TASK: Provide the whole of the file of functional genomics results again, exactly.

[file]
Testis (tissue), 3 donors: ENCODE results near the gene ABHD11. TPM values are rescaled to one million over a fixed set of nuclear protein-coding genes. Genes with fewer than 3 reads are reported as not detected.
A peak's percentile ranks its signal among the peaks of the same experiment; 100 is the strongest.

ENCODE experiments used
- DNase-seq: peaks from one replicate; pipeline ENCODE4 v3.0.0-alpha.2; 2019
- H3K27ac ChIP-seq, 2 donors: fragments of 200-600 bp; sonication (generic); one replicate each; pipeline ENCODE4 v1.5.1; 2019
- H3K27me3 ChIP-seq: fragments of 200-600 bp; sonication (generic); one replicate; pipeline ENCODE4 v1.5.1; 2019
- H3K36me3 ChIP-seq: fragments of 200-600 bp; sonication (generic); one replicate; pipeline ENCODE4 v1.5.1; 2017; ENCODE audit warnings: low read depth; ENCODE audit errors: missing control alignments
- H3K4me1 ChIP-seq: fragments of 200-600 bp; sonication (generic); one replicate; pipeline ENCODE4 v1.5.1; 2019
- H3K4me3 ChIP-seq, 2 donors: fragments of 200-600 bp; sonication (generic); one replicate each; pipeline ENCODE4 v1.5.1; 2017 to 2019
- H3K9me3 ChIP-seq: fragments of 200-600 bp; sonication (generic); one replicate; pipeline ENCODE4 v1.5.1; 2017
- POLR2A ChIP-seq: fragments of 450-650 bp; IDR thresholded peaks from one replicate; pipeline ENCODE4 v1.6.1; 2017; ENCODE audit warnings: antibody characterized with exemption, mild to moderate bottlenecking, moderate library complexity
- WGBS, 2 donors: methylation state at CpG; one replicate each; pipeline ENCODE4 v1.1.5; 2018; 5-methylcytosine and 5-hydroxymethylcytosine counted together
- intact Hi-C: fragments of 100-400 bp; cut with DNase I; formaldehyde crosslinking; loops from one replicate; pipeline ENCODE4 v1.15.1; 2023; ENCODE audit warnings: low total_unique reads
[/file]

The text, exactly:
Testis (tissue), 3 donors: ENCODE results near the gene ABHD11. TPM values are rescaled to one million over a fixed set of nuclear protein-coding genes. Genes with fewer than 3 reads are reported as not detected.
A peak's percentile ranks its signal among the peaks of the same experiment; 100 is the strongest.

ENCODE experiments used
- DNase-seq: peaks from one replicate; pipeline ENCODE4 v3.0.0-alpha.2; 2019
- H3K27ac ChIP-seq, 2 donors: fragments of 200-600 bp; sonication (generic); one replicate each; pipeline ENCODE4 v1.5.1; 2019
- H3K27me3 ChIP-seq: fragments of 200-600 bp; sonication (generic); one replicate; pipeline ENCODE4 v1.5.1; 2019
- H3K36me3 ChIP-seq: fragments of 200-600 bp; sonication (generic); one replicate; pipeline ENCODE4 v1.5.1; 2017; ENCODE audit warnings: low read depth; ENCODE audit errors: missing control alignments
- H3K4me1 ChIP-seq: fragments of 200-600 bp; sonication (generic); one replicate; pipeline ENCODE4 v1.5.1; 2019
- H3K4me3 ChIP-seq, 2 donors: fragments of 200-600 bp; sonication (generic); one replicate each; pipeline ENCODE4 v1.5.1; 2017 to 2019
- H3K9me3 ChIP-seq: fragments of 200-600 bp; sonication (generic); one replicate; pipeline ENCODE4 v1.5.1; 2017
- POLR2A ChIP-seq: fragments of 450-650 bp; IDR thresholded peaks from one replicate; pipeline ENCODE4 v1.6.1; 2017; ENCODE audit warnings: antibody characterized with exemption, mild to moderate bottlenecking, moderate library complexity
- WGBS, 2 donors: methylation state at CpG; one replicate each; pipeline ENCODE4 v1.1.5; 2018; 5-methylcytosine and 5-hydroxymethylcytosine counted together
- intact Hi-C: fragments of 100-400 bp; cut with DNase I; formaldehyde crosslinking; loops from one replicate; pipeline ENCODE4 v1.15.1; 2023; ENCODE audit warnings: low total_unique reads